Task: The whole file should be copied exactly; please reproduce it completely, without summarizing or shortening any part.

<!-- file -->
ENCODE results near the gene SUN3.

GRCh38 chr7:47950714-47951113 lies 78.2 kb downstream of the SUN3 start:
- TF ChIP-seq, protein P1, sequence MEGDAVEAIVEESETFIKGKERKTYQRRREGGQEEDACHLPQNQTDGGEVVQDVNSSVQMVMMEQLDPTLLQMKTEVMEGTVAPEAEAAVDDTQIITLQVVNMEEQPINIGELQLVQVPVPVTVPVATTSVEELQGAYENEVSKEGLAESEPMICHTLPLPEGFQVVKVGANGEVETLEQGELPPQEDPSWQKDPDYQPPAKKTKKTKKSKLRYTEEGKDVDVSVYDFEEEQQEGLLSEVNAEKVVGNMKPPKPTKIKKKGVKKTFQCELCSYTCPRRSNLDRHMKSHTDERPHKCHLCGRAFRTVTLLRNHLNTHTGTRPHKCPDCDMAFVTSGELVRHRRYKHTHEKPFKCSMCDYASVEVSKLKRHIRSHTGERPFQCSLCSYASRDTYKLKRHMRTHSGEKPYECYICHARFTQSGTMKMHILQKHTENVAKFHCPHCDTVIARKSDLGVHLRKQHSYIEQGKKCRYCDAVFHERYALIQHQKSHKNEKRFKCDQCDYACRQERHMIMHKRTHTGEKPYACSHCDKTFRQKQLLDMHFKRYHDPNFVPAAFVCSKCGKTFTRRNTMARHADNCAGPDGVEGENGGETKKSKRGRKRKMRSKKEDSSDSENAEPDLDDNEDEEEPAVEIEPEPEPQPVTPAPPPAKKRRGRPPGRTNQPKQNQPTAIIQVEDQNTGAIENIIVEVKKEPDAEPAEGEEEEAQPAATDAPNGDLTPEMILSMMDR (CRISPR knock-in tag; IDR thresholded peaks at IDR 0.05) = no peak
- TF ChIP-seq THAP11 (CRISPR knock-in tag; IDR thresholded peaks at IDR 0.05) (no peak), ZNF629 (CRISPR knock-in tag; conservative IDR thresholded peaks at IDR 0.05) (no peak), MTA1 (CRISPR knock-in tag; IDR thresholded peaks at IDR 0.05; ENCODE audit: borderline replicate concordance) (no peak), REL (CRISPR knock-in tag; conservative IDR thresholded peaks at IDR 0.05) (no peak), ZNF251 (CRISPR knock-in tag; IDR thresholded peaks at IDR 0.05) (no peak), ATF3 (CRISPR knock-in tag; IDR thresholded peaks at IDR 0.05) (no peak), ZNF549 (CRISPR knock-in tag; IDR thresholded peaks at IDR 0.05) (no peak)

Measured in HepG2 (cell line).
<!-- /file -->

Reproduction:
ENCODE results near the gene SUN3.

GRCh38 chr7:47950714-47951113 lies 78.2 kb downstream of the SUN3 start:
- TF ChIP-seq, protein P1, sequence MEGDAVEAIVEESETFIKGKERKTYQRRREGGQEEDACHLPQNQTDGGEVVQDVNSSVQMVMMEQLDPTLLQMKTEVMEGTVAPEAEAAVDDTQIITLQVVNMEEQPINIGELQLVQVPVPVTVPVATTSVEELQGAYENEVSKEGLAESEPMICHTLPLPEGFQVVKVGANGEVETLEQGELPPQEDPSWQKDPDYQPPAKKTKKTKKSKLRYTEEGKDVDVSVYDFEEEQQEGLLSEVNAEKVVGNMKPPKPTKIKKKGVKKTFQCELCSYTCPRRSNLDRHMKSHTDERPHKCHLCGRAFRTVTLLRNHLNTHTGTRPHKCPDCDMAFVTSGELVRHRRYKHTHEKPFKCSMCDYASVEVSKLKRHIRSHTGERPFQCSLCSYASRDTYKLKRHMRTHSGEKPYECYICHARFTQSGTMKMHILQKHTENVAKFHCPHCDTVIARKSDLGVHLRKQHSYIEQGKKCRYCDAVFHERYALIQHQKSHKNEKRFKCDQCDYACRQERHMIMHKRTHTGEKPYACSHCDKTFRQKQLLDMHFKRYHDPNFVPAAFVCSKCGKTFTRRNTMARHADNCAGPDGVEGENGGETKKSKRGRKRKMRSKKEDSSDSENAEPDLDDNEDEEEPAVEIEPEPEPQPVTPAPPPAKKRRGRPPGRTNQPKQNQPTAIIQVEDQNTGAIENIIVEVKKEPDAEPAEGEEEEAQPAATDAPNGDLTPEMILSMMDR (CRISPR knock-in tag; IDR thresholded peaks at IDR 0.05) = no peak
- TF ChIP-seq THAP11 (CRISPR knock-in tag; IDR thresholded peaks at IDR 0.05) (no peak), ZNF629 (CRISPR knock-in tag; conservative IDR thresholded peaks at IDR 0.05) (no peak), MTA1 (CRISPR knock-in tag; IDR thresholded peaks at IDR 0.05; ENCODE audit: borderline replicate concordance) (no peak), REL (CRISPR knock-in tag; conservative IDR thresholded peaks at IDR 0.05) (no peak), ZNF251 (CRISPR knock-in tag; IDR thresholded peaks at IDR 0.05) (no peak), ATF3 (CRISPR knock-in tag; IDR thresholded peaks at IDR 0.05) (no peak), ZNF549 (CRISPR knock-in tag; IDR thresholded peaks at IDR 0.05) (no peak)

Measured in HepG2 (cell line).